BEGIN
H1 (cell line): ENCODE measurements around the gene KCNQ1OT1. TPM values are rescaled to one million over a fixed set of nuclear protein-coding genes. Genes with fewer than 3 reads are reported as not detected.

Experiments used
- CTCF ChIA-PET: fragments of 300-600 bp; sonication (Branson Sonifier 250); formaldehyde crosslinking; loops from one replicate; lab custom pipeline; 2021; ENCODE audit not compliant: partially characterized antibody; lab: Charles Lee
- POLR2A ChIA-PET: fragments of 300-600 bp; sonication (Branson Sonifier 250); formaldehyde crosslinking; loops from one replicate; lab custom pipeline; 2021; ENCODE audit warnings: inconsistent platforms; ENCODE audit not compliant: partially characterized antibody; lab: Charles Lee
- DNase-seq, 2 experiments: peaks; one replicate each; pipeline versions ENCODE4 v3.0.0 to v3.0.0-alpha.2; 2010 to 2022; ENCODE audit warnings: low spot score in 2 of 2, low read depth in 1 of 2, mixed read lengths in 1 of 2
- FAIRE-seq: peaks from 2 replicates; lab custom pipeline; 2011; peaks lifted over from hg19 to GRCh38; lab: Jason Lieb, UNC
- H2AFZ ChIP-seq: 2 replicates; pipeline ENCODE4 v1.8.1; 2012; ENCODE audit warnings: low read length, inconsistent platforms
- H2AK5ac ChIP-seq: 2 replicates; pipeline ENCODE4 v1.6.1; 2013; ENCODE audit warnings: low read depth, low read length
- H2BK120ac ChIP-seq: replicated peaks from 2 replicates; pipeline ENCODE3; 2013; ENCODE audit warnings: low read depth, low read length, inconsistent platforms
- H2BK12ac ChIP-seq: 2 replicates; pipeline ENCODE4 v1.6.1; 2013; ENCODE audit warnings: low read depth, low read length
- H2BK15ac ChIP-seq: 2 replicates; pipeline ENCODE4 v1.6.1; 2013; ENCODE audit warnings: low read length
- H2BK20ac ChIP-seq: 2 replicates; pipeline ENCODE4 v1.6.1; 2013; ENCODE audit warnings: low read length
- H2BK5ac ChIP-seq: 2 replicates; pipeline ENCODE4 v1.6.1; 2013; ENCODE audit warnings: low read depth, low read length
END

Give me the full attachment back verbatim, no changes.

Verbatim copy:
H1 (cell line): ENCODE measurements around the gene KCNQ1OT1. TPM values are rescaled to one million over a fixed set of nuclear protein-coding genes. Genes with fewer than 3 reads are reported as not detected.

Experiments used
- CTCF ChIA-PET: fragments of 300-600 bp; sonication (Branson Sonifier 250); formaldehyde crosslinking; loops from one replicate; lab custom pipeline; 2021; ENCODE audit not compliant: partially characterized antibody; lab: Charles Lee
- POLR2A ChIA-PET: fragments of 300-600 bp; sonication (Branson Sonifier 250); formaldehyde crosslinking; loops from one replicate; lab custom pipeline; 2021; ENCODE audit warnings: inconsistent platforms; ENCODE audit not compliant: partially characterized antibody; lab: Charles Lee
- DNase-seq, 2 experiments: peaks; one replicate each; pipeline versions ENCODE4 v3.0.0 to v3.0.0-alpha.2; 2010 to 2022; ENCODE audit warnings: low spot score in 2 of 2, low read depth in 1 of 2, mixed read lengths in 1 of 2
- FAIRE-seq: peaks from 2 replicates; lab custom pipeline; 2011; peaks lifted over from hg19 to GRCh38; lab: Jason Lieb, UNC
- H2AFZ ChIP-seq: 2 replicates; pipeline ENCODE4 v1.8.1; 2012; ENCODE audit warnings: low read length, inconsistent platforms
- H2AK5ac ChIP-seq: 2 replicates; pipeline ENCODE4 v1.6.1; 2013; ENCODE audit warnings: low read depth, low read length
- H2BK120ac ChIP-seq: replicated peaks from 2 replicates; pipeline ENCODE3; 2013; ENCODE audit warnings: low read depth, low read length, inconsistent platforms
- H2BK12ac ChIP-seq: 2 replicates; pipeline ENCODE4 v1.6.1; 2013; ENCODE audit warnings: low read depth, low read length
- H2BK15ac ChIP-seq: 2 replicates; pipeline ENCODE4 v1.6.1; 2013; ENCODE audit warnings: low read length
- H2BK20ac ChIP-seq: 2 replicates; pipeline ENCODE4 v1.6.1; 2013; ENCODE audit warnings: low read length
- H2BK5ac ChIP-seq: 2 replicates; pipeline ENCODE4 v1.6.1; 2013; ENCODE audit warnings: low read depth, low read length